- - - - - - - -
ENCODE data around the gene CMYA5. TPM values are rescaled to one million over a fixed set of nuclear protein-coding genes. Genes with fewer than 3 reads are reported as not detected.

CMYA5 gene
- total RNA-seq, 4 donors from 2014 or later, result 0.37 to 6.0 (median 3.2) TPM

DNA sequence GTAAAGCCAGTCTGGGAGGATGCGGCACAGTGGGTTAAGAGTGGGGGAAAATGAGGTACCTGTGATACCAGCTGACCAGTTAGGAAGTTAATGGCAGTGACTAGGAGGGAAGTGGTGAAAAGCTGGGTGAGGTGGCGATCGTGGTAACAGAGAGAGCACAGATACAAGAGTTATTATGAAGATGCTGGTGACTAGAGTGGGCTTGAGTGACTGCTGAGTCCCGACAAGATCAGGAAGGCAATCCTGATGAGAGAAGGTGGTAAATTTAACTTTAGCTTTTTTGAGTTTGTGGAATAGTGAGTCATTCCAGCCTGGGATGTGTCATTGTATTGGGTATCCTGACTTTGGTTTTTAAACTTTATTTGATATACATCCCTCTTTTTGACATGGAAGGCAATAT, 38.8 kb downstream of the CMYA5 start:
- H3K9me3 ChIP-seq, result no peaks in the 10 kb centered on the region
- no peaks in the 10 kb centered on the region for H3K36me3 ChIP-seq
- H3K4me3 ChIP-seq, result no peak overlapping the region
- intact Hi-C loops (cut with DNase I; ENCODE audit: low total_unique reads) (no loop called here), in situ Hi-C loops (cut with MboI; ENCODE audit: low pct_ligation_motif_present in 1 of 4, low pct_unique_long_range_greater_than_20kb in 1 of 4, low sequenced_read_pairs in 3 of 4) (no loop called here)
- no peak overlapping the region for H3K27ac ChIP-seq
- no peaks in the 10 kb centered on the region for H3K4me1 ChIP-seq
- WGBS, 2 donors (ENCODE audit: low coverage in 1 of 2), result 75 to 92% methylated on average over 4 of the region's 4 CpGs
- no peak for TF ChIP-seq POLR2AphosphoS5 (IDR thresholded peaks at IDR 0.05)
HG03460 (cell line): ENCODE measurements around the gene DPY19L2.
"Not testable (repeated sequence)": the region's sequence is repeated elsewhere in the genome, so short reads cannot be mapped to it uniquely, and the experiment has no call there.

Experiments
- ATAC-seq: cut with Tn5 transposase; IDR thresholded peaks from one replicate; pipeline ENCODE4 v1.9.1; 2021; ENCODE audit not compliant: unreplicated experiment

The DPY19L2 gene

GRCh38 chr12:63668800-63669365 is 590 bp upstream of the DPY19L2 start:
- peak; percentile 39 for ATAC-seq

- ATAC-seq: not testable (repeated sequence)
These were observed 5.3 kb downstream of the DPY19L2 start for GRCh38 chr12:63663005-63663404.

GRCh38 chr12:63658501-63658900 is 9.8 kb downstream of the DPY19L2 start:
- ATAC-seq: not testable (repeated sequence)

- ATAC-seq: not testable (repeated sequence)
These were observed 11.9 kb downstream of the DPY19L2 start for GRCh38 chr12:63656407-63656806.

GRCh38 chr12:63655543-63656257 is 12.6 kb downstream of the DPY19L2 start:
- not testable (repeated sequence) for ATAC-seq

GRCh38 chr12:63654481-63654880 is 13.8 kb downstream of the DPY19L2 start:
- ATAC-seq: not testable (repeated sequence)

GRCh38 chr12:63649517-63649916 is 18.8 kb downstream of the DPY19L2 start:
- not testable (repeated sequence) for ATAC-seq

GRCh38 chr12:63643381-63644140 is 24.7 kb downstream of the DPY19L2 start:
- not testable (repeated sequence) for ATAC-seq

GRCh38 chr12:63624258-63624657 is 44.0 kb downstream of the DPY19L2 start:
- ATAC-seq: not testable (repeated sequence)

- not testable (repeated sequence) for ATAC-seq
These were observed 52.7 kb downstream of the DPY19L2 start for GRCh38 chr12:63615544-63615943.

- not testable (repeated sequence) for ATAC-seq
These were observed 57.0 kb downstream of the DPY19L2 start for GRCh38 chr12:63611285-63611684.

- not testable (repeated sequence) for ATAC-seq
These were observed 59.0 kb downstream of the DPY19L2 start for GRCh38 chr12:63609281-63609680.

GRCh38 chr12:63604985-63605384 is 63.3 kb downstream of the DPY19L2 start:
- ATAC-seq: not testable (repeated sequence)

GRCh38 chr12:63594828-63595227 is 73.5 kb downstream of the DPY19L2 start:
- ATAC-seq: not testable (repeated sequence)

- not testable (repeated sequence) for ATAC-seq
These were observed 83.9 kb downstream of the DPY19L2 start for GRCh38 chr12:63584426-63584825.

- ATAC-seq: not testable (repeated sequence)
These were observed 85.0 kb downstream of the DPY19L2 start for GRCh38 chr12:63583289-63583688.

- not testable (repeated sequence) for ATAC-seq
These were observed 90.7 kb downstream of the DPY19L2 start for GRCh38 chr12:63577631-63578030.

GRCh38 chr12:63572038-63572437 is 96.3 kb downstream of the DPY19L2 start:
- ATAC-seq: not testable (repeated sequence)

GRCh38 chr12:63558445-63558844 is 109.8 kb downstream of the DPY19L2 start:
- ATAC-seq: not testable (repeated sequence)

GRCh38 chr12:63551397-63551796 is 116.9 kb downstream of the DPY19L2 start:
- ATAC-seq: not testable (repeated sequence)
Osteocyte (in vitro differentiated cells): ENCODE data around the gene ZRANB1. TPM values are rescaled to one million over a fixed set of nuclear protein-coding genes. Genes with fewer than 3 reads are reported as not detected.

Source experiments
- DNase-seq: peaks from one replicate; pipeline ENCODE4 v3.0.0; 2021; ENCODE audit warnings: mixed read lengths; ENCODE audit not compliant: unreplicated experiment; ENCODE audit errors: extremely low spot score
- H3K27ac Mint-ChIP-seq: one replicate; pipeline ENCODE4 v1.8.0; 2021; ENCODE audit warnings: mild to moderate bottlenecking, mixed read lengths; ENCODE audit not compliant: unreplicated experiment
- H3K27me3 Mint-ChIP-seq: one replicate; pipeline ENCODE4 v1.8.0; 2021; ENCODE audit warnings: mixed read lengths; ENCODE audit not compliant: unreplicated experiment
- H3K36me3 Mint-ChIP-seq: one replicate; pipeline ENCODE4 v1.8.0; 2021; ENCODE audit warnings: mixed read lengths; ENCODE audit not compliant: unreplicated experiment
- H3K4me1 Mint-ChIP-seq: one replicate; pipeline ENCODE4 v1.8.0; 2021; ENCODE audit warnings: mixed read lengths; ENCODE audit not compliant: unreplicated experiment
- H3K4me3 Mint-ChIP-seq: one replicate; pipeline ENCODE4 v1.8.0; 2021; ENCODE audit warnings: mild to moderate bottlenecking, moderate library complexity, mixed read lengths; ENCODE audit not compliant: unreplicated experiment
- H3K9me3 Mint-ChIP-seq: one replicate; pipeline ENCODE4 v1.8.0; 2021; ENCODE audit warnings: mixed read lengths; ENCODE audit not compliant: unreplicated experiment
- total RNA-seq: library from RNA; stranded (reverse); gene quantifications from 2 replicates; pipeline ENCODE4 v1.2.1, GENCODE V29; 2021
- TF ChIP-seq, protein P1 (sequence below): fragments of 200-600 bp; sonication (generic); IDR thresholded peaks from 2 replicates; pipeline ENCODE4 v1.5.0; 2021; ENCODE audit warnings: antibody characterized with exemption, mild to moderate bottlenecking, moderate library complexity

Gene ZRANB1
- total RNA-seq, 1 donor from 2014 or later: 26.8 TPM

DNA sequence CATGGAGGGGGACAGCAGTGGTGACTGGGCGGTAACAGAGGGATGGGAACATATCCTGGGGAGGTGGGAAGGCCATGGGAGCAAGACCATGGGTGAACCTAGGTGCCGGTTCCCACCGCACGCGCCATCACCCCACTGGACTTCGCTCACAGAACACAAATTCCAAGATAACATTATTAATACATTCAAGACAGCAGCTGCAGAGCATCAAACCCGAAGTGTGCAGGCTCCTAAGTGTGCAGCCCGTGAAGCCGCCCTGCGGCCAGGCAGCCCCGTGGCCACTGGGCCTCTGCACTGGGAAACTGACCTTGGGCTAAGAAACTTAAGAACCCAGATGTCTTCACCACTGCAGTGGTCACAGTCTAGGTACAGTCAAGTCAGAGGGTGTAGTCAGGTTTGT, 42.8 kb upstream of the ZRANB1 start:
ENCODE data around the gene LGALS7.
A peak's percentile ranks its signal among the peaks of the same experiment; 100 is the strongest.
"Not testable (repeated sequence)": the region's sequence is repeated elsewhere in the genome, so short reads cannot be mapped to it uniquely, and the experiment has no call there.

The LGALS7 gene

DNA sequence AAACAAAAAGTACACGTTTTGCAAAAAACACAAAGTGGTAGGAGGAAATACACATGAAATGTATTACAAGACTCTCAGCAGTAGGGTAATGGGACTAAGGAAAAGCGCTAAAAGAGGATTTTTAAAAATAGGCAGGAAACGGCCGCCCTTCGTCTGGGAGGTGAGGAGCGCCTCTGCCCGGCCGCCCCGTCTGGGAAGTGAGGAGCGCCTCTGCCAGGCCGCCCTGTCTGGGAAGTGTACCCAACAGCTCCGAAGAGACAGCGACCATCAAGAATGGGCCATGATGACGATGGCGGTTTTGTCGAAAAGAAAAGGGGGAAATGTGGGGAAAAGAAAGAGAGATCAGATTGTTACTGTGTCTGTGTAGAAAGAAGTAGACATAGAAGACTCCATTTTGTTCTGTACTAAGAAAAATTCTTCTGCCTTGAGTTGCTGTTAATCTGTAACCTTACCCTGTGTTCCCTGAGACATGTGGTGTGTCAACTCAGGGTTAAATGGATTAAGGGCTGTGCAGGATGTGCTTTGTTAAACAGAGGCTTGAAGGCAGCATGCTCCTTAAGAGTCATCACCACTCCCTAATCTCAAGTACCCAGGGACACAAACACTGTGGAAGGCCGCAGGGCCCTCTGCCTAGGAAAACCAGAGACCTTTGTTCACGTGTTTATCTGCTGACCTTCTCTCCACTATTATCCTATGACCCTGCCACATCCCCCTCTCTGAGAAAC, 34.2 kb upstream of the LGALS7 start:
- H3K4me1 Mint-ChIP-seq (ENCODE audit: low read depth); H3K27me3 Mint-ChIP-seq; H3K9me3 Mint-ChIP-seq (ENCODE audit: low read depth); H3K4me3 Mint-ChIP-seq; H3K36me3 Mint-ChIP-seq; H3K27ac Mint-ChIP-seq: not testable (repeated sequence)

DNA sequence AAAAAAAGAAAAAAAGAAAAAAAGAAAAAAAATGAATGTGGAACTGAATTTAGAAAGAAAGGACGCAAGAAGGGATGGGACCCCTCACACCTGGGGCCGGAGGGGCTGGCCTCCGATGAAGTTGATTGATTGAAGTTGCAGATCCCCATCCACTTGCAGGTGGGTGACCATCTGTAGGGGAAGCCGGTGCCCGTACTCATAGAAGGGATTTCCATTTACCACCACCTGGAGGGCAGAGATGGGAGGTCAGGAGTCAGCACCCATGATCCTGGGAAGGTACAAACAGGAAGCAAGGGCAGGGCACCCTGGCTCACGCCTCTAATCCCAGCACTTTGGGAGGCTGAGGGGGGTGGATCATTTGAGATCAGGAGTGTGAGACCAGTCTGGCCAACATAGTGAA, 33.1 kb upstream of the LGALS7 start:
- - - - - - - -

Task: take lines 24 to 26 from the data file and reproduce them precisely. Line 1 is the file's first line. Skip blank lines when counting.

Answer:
- ATAC-seq: not testable (repeated sequence)
These were observed 11.9 kb downstream of the DPY19L2 start for GRCh38 chr12:63656407-63656806.

GRCh38 chr12:63655543-63656257 is 12.6 kb downstream of the DPY19L2 start: